Ah, what a romantic notion. To sail the seven seas, to explore uncharted waters, and most of all to seek your fortune by finding hidden treasures. If only life fighting it out on the Spanish Main had been like it seem in Errol Flynn movies. Smart tunic, nice shiny boots, a big sword and a pretty princess with a penchant for pirates.
You meet her in Scene Two when you sloop overruns her her fathers bullion boat. You ransack the vessel and afterwards she demands you will be well fung. Scoffing, you replace your truly blade in a scabbard.
Having raped and pillaged your way around her fathers boat, you and the crew take her leave while singing a pirate-like ditty, confident in the knowledge that she's fallen in love with your nonchalant, happy-go-
Unfortunately, the reality of the situation was that in the first place you'd have been press-ganged into joining the band of miserable deck rats.
No smart tunic, no shiny boots. Just a dirty lump sack shirt, gangrenous beard and a green fog that follows you around everywhere.
Given these parameters for your apparel and general look, it comes as no surprise that there's more chance of the beautiful senorita running off with Captain Pugwash than your good self.
Given the reality of the situation it's a good job for the imagination of Hollywood and computer software programmers.
Although Pirates takes most of its romantic element from Hollywood, large chunks of the scenarios are lifted directly from the annals of history.
For instance, you can choose to unbuckle your swash over a period of some 150 years, taking on the mantle of a Brit or a number of now EC members who we English weren't very friendly with at the time.
If becoming a a Spanish pirate, or a French adventurer isn't enough to satiate your desire for plundering friendly, defenceless traders, then you cn don the garb of a famous explorer or one of the more infamous rogues to sail the high seas.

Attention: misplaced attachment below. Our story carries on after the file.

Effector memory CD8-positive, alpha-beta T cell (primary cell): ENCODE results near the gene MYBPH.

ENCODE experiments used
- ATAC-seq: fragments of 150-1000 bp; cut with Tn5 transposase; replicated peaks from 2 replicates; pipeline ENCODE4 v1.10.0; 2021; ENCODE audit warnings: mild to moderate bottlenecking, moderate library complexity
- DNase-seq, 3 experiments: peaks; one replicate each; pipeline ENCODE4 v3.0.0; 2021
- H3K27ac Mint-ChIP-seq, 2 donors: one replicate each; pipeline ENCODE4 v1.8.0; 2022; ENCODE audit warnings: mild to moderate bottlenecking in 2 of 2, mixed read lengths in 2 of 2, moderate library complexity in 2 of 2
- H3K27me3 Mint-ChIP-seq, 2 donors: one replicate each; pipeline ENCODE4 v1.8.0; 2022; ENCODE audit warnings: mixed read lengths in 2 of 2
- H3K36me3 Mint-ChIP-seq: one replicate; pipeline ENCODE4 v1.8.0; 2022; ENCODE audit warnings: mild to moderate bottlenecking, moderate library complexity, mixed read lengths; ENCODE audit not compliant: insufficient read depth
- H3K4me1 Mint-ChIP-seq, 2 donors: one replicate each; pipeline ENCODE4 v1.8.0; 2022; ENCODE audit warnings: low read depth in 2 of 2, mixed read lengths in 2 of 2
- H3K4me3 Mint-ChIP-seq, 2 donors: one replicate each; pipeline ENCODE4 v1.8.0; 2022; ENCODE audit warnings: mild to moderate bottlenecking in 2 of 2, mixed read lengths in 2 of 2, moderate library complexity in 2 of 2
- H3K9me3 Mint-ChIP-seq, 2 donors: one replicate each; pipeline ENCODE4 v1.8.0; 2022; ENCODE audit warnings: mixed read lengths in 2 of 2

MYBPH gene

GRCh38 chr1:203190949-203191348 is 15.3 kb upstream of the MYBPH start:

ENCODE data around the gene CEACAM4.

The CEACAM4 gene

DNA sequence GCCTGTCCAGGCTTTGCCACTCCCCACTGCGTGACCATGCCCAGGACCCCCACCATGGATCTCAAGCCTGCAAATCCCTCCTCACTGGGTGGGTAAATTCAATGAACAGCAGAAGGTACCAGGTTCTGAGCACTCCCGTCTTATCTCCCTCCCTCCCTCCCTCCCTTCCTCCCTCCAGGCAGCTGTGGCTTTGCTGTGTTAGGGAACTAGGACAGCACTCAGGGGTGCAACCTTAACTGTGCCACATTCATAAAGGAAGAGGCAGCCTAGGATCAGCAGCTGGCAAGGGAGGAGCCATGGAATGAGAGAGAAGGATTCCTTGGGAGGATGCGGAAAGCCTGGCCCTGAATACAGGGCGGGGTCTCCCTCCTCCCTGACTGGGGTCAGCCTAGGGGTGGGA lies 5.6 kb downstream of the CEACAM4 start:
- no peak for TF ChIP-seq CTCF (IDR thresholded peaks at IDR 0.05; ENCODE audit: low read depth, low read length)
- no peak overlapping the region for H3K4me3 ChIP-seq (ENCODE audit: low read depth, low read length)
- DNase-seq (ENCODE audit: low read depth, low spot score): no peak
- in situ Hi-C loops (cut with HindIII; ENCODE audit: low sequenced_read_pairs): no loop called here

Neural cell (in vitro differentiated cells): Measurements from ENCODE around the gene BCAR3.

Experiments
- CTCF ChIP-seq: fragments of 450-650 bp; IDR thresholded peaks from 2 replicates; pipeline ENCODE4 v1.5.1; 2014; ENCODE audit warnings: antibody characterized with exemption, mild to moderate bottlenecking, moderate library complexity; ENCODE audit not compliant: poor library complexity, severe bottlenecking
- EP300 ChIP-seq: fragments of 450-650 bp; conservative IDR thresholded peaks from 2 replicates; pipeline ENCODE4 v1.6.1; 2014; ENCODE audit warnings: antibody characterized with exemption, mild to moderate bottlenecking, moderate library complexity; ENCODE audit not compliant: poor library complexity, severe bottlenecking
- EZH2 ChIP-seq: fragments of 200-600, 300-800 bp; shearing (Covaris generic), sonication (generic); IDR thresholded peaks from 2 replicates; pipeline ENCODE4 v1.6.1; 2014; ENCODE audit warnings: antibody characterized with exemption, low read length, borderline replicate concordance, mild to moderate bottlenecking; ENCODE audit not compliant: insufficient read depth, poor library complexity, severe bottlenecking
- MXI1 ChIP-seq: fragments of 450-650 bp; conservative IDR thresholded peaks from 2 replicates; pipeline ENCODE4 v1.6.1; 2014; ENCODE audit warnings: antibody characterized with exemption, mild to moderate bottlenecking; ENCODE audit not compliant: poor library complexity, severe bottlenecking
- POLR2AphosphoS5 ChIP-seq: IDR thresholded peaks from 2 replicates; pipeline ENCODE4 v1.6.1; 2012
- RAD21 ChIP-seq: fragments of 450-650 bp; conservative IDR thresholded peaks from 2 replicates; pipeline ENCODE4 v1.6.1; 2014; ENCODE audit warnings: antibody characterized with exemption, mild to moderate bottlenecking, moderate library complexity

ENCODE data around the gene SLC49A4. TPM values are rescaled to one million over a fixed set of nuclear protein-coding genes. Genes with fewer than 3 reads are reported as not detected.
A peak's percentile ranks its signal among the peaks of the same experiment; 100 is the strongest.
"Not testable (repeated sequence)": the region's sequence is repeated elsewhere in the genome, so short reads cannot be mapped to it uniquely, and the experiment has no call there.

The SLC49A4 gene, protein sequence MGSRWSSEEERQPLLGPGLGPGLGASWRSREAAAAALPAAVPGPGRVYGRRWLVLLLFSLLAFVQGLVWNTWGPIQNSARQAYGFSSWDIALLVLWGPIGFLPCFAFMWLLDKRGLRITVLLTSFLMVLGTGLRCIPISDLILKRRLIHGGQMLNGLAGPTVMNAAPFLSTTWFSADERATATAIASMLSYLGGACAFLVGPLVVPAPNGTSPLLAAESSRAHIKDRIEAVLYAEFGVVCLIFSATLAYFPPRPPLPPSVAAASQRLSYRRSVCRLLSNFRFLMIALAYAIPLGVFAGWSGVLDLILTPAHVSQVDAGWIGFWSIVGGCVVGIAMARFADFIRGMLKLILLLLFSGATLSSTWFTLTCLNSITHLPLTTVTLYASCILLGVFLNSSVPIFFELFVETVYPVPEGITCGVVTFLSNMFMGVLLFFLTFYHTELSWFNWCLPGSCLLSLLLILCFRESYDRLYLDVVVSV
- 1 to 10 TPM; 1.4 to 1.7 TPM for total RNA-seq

Having pondered over whether to play Captain Morgan or Francis Drake, you have the opportunity to make a few other choices that have a direct bearing on your future.
For example, you can adjust the difficulty level and more importantly select your special ability. This range of skills varies from expertise with a sword through to charm with officials and more importantly, the ladies.
Once you've deliberated over your options, it's time to cast off and head out into the blue and briny. The basic aim is to journey around various areas of the Caribbean strengthening your ship, bolstering your band of jolly Jack tars and seeking your fortune.
There are various ways to achieve this most roguish of task, each of which revolve around piracy on the high seas. You could choose to work for the governor of a particular island, follow orders and reaping the rewards that being in his employ bring.
Alternatively, you can follow your own instinct and take to the briny in search of untold treasures and wreck havoc in the shipping lanes of the traders, purely for your own benefit.
However, a life on the ocean waves is also fraught with danger for pirates. For one, there are quite a few other pirate-
Also your crew need their feed, grog and plundering, morale must be kept at a level which keeps them subdued. Failure to maintain your boys results in a mutiny, which ultimately means you ending up in a rowing boat in just your pants with your tricorn showing.
Keeping everybody on board smiling means landing at friendly ports to stock up on food, booze and debauchery. It also serves as a fine opportunity to charm the town's gentry and perhaps find yourself a gossiping wife who may reveal the location of daddy's assets.
All of the sailing and fighting is displayed using an overhead view. You control your ship's direction and can increase and decrease your speed using your masts and sails.
The outcome of a battle can depend on many different things. For instance, if the wind is light then you can get caught and stand a good chance of catching a broodside. However, if everything is favourable the basic objective is to render the enemy immobile and then maraud with your greasy boarding party. Once you've boarded, the play alters to a sword fight between you and the opposing captain, the winner taking the spoils.
This updated version of MicroProse's earlier release doesn't differ too greatly apart from a really neat ray traced animated intro and a proper Cornish pirate-type jig soundtrack.
Although there don't seem to be too many radical changes from the original Pirates, the whole game seems to benefit from both the slick accessing of a CD, and the atmospheric advantages this media grants you.
On the whole Pirates is a more-than-